The time course of pulmonary transfer factor changes following heart transplantation

Eur J Cardiothorac Surg. 1997 Sep;12(3):471-8; discussion 478-9. doi: 10.1016/s1010-7940(97)00127-9.


Objective: The pulmonary transfer factor for carbon monoxide (TLCO) has been reported to decline following heart transplantation, but the time course of this decline is not well documented. The aim of this study was to define the longitudinal changes in TLCO after heart transplantation.

Methods: Single breath TLCO, lung volumes and expiratory flow rates were prospectively measured in 57 patients (mean age 49 years, range 19-61) before and at least once after heart transplantation. Thirty seven of the 57 patients had four post-transplant assessment which were performed at 6 weeks, 3, 6 and 12 months in 26 patients and at 12, 18, 24 and 36 months in 11 patients. Results were compared with data from 28 normal subjects (mean age 40 years, range 19-61).

Results: Before transplantation there was a mild impairment of lung volumes and expiratory flow rates. At 6 weeks after transplantation, there was a further reduction in the forced expiratory volume in one second, forced vital capacity, residual volume and total lung capacity, but all of these increased in the subsequent measurements to exceed their pre-transplant values at about 1 year after transplantation. Haemoglobin-corrected TLCO was also reduced before transplantation compared to normal controls (74.3% and 98.6% of predicted respectively, P < 0.001). Although TLCO per unit alveolar volume (KCO) was relatively preserved in heart transplant candidates, it was still significantly lower than that of normal controls (92.6% and 105.3% of predicted respectively, P < 0.05). After transplantation, mean haemoglobin-corrected TLCO and KCO declined by 12% and 20% of predicted respectively) with the majority of patients having reductions greater than 10% of predicted. The decline in TLCO and KCO was evident at 6 weeks after transplantation with no further changes in the subsequent measurements.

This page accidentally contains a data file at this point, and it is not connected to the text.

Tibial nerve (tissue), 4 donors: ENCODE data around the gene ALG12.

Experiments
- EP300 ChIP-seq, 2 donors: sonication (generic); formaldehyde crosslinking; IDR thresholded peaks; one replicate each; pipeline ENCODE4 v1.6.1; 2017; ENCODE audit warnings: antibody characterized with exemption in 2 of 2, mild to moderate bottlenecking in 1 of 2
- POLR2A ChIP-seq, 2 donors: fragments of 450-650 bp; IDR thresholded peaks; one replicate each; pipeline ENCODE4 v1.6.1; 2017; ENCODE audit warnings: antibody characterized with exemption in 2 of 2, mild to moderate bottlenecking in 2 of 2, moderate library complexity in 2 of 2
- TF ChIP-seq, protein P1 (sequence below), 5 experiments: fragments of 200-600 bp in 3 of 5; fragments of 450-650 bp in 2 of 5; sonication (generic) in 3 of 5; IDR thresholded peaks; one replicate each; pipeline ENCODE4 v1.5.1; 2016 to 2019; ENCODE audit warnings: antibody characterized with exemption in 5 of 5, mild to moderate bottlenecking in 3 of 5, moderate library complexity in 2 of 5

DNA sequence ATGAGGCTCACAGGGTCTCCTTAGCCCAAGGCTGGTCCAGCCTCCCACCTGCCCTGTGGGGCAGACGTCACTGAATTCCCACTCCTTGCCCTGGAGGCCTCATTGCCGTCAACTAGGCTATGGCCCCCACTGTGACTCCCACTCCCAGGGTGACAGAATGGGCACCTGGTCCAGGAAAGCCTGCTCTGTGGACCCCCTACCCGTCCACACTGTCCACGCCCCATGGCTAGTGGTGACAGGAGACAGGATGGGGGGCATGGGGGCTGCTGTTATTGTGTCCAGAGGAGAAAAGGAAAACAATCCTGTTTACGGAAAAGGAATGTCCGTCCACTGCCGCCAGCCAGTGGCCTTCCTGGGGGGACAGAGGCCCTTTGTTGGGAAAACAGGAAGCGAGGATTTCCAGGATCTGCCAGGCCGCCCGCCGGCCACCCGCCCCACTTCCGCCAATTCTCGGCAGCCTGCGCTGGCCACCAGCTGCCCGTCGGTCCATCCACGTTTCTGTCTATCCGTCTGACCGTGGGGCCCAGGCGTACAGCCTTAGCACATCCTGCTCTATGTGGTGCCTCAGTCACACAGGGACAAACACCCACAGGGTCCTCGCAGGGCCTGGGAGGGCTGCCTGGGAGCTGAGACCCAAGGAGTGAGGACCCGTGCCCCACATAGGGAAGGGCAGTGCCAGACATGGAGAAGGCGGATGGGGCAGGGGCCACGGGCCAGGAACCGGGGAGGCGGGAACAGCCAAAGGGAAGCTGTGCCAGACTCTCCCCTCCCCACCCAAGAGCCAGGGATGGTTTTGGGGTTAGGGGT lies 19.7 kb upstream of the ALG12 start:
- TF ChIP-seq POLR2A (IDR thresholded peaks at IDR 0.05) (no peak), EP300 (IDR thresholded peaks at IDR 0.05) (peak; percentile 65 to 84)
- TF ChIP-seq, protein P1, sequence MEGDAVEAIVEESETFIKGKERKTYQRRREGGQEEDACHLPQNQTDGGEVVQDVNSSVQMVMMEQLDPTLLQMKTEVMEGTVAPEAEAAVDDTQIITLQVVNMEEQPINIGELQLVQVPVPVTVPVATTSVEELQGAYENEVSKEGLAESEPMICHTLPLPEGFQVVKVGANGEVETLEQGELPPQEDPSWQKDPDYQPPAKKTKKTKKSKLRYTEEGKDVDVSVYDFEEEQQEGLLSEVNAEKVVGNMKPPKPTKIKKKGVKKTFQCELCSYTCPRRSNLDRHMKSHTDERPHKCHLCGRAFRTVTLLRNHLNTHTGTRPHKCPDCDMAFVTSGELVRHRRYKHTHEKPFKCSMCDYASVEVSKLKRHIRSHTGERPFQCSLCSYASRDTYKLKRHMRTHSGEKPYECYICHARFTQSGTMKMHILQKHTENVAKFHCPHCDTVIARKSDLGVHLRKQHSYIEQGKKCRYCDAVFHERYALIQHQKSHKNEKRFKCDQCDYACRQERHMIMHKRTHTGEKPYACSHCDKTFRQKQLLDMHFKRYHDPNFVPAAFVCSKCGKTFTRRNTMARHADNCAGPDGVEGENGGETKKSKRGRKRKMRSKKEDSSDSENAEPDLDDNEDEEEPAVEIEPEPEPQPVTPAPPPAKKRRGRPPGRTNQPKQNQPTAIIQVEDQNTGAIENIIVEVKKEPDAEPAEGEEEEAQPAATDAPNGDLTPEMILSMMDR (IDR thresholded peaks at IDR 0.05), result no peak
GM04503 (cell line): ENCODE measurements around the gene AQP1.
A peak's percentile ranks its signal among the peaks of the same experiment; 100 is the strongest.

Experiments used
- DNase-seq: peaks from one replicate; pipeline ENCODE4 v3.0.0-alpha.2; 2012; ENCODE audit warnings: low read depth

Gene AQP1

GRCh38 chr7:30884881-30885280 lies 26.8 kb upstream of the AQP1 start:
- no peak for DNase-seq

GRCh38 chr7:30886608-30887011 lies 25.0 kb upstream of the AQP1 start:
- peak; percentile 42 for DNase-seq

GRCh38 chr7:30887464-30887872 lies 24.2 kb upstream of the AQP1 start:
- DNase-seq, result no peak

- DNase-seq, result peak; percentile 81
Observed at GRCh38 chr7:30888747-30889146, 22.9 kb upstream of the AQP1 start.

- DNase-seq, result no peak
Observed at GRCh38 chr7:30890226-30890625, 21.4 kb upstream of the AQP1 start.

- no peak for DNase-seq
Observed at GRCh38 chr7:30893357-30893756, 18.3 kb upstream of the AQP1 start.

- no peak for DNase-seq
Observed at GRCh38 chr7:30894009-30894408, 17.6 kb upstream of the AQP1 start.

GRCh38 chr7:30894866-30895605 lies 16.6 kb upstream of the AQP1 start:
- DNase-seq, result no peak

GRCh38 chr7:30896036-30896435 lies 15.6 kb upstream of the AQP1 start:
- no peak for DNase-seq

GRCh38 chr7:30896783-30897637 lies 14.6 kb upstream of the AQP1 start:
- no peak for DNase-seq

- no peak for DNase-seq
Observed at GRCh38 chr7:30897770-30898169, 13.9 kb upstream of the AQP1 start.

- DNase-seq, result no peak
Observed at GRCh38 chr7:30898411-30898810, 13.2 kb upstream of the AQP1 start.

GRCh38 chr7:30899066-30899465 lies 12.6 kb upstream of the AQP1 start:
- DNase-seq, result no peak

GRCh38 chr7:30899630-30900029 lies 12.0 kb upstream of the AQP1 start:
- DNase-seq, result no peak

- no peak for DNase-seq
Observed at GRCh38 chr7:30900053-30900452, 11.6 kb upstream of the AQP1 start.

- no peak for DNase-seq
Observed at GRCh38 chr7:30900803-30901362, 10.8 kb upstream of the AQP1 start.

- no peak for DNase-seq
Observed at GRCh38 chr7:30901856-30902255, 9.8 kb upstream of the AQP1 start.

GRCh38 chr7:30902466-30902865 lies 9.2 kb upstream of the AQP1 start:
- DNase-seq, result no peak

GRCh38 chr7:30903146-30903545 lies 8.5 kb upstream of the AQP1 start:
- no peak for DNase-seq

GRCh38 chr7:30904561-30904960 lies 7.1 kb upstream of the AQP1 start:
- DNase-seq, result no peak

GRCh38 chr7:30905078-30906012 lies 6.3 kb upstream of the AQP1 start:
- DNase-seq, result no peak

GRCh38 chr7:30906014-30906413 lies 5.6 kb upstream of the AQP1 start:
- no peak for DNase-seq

Conclusions: TLCO is reduced in heart transplant candidates and declines further after heart transplantation despite improvement in lung volumes and airway function. The early and non-progressive nature of TLCO decline suggests an aetiology exerting its effect on TLCO within the first 6 weeks after transplantation.

MeSH terms

  • Adult
  • Carbon Monoxide / metabolism*
  • Cardiomyopathy, Dilated / surgery
  • Case-Control Studies
  • Female
  • Forced Expiratory Flow Rates
  • Heart Transplantation / adverse effects*
  • Hemodynamics
  • Hemoglobins / analysis
  • Humans
  • Lung Volume Measurements
  • Male
  • Middle Aged
  • Myocardial Ischemia / surgery
  • Predictive Value of Tests
  • Prospective Studies
  • Pulmonary Diffusing Capacity*
  • Time Factors


  • Hemoglobins
  • Carbon Monoxide